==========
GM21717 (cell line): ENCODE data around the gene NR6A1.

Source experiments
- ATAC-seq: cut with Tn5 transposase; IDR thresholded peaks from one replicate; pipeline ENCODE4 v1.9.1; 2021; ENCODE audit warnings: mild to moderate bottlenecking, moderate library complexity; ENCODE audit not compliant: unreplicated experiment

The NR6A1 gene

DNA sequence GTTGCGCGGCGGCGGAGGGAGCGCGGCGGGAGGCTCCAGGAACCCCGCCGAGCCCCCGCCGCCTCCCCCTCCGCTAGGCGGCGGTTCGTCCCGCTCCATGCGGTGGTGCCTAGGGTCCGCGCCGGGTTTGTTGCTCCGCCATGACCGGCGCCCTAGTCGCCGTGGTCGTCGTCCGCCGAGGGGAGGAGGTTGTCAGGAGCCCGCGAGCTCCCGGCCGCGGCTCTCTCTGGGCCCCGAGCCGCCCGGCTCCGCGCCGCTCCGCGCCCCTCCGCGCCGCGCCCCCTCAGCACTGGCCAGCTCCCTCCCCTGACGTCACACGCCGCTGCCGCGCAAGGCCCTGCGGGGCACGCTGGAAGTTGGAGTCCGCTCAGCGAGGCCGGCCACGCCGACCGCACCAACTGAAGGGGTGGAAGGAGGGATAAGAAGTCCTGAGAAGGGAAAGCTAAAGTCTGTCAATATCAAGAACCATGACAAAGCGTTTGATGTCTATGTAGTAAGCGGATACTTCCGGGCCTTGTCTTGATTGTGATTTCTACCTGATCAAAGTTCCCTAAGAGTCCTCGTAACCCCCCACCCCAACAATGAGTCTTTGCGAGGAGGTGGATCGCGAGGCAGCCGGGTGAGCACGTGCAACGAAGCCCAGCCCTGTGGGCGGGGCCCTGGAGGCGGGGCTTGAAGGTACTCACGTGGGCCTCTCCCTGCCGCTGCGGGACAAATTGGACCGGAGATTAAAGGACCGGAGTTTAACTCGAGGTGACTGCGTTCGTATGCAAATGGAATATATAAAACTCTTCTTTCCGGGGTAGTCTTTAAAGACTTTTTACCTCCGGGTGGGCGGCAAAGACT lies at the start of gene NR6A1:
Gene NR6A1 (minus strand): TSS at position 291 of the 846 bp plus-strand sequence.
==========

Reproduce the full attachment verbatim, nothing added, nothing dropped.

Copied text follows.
GM21717 (cell line): ENCODE data around the gene NR6A1.

Source experiments
- ATAC-seq: cut with Tn5 transposase; IDR thresholded peaks from one replicate; pipeline ENCODE4 v1.9.1; 2021; ENCODE audit warnings: mild to moderate bottlenecking, moderate library complexity; ENCODE audit not compliant: unreplicated experiment

The NR6A1 gene

DNA sequence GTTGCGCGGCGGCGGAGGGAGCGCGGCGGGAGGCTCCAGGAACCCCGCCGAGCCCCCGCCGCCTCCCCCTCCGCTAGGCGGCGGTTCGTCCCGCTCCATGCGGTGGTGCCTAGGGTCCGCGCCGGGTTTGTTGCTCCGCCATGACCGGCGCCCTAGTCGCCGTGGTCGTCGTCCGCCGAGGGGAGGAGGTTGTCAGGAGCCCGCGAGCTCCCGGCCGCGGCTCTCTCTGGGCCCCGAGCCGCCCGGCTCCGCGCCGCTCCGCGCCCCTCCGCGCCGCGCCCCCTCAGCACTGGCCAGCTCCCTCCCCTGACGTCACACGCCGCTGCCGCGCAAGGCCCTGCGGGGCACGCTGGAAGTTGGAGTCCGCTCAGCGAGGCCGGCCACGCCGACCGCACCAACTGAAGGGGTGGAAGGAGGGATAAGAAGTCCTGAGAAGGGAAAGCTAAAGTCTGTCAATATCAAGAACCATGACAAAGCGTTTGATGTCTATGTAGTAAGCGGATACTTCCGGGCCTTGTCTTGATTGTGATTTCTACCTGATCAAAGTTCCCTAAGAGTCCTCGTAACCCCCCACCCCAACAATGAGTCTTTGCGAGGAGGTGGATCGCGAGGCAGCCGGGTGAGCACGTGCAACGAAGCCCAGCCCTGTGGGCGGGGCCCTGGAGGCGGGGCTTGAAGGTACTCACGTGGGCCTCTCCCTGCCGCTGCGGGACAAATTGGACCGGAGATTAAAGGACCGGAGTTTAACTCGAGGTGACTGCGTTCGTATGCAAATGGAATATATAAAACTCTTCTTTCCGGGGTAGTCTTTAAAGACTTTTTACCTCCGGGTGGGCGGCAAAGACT lies at the start of gene NR6A1:
Gene NR6A1 (minus strand): TSS at position 291 of the 846 bp plus-strand sequence.